There has been a curfew every night this week. The major curfew that kept us inside for two days seems to have had an economic effect. Jesús Canahuati, vice president of the Honduran chapter of the Business Council of Latin America, mentioned that Honduras was losing $50 million a day during the days of the curfew this week. He also noted that the country’s $14.1 billion economy has lost up to $200 million in investments since June 28, the day of the coup.

But since Wednesday the curfew has not been for the whole country. The Bay Islands, havens for tourists, had been spared since Wednesday noon. Several other parts of the country have also been spared temporarily. The past two nights Puerto Cortes, the major Caribbean port, has been exempted from the curfew. In Copán Ruinas, another tourist site, there was an arrangement with the police that the curfew wouldn’t begin until 11 pm and only go to 4 am. If you are tourist or a major importer or exporter, you are spared the curfew.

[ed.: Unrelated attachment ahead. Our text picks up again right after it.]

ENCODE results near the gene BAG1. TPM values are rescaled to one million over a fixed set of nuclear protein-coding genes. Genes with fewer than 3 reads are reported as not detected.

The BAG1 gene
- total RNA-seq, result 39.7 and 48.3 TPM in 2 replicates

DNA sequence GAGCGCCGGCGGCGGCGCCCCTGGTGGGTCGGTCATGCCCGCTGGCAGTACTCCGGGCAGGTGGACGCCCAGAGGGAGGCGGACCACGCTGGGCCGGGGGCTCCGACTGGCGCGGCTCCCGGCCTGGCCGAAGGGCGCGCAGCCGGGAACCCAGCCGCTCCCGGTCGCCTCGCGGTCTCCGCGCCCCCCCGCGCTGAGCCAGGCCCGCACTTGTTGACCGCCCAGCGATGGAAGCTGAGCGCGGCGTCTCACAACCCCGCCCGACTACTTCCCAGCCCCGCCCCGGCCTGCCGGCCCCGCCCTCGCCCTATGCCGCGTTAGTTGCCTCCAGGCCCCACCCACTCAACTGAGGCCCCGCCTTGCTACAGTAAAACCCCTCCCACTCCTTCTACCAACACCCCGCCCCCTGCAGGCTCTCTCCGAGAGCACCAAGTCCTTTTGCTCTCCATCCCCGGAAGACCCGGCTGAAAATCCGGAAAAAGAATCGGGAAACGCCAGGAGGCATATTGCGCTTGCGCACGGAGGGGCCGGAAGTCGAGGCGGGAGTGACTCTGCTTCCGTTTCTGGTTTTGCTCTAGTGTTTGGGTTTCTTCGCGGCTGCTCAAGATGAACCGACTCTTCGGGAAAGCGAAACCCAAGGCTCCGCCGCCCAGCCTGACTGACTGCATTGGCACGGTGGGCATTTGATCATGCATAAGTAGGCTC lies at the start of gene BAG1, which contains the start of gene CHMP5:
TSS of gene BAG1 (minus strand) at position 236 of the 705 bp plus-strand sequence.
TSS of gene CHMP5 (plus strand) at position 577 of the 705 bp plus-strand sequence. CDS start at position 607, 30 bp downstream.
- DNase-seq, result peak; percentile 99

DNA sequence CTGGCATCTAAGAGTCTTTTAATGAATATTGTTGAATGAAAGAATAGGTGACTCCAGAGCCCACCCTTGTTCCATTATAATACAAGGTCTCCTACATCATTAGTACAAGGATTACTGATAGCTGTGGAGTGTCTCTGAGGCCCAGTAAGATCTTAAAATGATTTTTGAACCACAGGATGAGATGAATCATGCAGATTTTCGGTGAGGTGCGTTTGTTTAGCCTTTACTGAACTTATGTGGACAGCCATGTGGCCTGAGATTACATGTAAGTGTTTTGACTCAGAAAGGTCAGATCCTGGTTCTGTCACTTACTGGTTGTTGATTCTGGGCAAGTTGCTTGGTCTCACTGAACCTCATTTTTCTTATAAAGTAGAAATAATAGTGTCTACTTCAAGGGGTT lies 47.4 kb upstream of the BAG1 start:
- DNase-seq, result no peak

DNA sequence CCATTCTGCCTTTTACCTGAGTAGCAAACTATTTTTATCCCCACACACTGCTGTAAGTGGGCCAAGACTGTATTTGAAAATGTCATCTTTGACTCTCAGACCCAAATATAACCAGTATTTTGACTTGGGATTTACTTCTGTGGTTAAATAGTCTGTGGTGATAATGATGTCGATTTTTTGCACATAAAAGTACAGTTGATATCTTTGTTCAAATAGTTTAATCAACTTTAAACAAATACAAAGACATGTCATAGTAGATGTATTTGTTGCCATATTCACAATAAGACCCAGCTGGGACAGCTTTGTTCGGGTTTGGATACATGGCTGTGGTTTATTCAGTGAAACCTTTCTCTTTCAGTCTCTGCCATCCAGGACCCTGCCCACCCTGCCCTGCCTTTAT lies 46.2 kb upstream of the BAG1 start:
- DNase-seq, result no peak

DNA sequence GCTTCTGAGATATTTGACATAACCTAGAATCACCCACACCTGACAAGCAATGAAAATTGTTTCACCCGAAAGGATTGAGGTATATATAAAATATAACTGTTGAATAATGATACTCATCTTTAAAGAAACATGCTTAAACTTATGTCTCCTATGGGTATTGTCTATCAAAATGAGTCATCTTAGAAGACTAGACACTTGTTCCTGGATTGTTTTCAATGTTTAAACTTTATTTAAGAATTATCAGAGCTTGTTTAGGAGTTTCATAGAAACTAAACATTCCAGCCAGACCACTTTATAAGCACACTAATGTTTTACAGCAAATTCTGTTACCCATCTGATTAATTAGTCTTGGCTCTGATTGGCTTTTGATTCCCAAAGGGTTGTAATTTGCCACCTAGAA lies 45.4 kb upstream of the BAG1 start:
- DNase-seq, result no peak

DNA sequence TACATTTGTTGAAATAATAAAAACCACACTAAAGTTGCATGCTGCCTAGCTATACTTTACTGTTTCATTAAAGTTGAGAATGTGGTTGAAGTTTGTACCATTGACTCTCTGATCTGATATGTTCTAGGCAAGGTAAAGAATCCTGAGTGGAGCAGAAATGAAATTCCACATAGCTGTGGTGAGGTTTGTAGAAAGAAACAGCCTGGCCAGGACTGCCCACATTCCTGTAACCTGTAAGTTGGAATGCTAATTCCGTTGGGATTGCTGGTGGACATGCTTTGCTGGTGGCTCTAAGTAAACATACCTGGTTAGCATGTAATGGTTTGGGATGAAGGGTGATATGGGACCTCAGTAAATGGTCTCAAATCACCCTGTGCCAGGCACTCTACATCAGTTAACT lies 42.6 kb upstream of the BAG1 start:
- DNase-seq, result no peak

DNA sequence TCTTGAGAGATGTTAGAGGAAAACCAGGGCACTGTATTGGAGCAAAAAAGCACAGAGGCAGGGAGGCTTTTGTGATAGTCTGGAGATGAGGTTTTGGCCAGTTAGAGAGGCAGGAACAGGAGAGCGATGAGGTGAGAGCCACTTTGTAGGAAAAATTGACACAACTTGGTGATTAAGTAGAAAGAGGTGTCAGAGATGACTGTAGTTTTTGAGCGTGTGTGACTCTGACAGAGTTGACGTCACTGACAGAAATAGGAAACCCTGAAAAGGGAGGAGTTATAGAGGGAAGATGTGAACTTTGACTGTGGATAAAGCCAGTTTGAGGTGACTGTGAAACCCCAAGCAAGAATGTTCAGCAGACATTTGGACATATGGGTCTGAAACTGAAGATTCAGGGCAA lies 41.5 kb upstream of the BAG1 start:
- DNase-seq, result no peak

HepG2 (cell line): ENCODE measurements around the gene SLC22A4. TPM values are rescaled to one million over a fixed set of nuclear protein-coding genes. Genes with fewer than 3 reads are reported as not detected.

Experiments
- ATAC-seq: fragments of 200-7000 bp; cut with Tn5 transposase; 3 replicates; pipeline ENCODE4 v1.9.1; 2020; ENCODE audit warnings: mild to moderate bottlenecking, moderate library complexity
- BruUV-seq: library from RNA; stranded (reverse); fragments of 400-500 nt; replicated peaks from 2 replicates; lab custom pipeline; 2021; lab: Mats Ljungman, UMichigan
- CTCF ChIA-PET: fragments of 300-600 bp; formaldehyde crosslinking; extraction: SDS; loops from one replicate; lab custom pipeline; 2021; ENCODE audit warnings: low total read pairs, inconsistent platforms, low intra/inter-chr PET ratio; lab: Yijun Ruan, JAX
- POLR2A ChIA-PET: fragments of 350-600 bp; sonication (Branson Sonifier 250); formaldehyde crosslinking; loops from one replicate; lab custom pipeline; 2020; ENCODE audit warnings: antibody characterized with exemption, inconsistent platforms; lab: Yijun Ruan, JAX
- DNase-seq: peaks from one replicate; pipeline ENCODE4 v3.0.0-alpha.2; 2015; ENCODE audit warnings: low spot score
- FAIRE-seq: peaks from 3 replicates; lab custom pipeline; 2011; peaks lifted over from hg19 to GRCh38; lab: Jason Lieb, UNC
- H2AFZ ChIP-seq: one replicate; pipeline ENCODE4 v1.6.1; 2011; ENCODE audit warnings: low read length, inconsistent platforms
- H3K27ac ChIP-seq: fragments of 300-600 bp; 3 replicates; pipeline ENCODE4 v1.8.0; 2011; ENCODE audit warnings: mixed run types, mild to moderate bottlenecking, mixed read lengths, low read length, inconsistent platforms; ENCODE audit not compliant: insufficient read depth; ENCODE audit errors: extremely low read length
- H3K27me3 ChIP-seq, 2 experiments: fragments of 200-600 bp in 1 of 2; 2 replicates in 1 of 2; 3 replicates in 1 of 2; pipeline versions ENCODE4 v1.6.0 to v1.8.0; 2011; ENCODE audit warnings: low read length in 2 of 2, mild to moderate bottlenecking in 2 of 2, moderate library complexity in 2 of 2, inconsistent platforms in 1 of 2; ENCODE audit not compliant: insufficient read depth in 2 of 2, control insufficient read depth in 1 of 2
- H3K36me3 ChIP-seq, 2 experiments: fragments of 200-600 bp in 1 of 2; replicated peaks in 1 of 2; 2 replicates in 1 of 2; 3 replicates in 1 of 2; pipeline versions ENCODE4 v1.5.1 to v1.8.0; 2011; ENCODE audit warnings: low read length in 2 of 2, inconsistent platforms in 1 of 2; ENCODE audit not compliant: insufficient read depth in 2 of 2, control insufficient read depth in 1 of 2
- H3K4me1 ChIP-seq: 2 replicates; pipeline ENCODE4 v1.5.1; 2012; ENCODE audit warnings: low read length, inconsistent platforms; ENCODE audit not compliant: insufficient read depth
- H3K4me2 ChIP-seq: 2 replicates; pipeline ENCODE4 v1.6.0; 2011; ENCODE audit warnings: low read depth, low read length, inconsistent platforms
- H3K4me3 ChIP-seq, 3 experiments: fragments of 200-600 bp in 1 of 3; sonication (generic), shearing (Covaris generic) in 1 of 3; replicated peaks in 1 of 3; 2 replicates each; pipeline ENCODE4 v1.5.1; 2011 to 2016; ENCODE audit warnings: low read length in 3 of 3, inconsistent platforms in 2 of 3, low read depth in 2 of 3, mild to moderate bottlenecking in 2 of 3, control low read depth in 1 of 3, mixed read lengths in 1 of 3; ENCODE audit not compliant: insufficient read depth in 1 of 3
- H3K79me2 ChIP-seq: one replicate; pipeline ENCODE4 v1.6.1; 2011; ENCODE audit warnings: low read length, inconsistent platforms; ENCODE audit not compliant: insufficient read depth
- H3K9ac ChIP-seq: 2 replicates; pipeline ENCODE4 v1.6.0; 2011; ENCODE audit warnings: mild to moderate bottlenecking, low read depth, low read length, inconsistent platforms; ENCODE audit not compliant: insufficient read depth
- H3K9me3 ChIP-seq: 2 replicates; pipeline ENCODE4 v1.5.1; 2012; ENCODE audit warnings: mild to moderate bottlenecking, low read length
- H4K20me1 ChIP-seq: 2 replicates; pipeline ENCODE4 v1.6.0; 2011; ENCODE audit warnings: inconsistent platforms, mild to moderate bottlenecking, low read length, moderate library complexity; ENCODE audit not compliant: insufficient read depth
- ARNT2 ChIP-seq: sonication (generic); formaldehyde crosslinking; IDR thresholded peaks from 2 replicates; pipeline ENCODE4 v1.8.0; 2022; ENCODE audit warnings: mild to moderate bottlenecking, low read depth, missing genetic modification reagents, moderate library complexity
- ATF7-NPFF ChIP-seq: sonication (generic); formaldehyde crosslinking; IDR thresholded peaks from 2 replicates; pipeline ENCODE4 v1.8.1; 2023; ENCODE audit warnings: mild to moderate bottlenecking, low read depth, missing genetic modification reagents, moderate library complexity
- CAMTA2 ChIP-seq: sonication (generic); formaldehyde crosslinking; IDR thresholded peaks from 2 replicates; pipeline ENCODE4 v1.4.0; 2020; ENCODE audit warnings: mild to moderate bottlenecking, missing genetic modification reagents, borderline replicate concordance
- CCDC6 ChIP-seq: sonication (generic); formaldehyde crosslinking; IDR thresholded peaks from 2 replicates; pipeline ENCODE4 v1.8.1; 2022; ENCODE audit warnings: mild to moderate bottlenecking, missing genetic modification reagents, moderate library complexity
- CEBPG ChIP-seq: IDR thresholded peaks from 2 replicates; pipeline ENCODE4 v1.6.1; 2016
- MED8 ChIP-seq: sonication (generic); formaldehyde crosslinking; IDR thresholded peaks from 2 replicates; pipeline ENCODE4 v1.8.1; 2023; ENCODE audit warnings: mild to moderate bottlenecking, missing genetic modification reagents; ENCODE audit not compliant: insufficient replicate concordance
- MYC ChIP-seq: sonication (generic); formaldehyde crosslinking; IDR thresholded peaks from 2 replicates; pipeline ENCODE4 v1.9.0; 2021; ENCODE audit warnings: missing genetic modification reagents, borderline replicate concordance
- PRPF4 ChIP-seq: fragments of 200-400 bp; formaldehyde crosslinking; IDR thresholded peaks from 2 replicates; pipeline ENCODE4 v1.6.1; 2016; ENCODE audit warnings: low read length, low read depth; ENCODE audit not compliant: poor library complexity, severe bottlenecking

I wonder how the curfew is being observed in the countryside. My guess that it is not much observed in the villages. A friend made a pastoral visit to a rural community. Despite the curfew the community had a meeting. But the community could not get to town to sell its goods or buy what they needed.

How long will this continue?

There are reports that a 45 day state of siege has been declared but I have not seen any official report of this. According to the Radio Globo commentator this would mean a suspension of the rights of habeas corpus and rights of association, free expression, and more. The military would be in charge or enforcing this executive degree.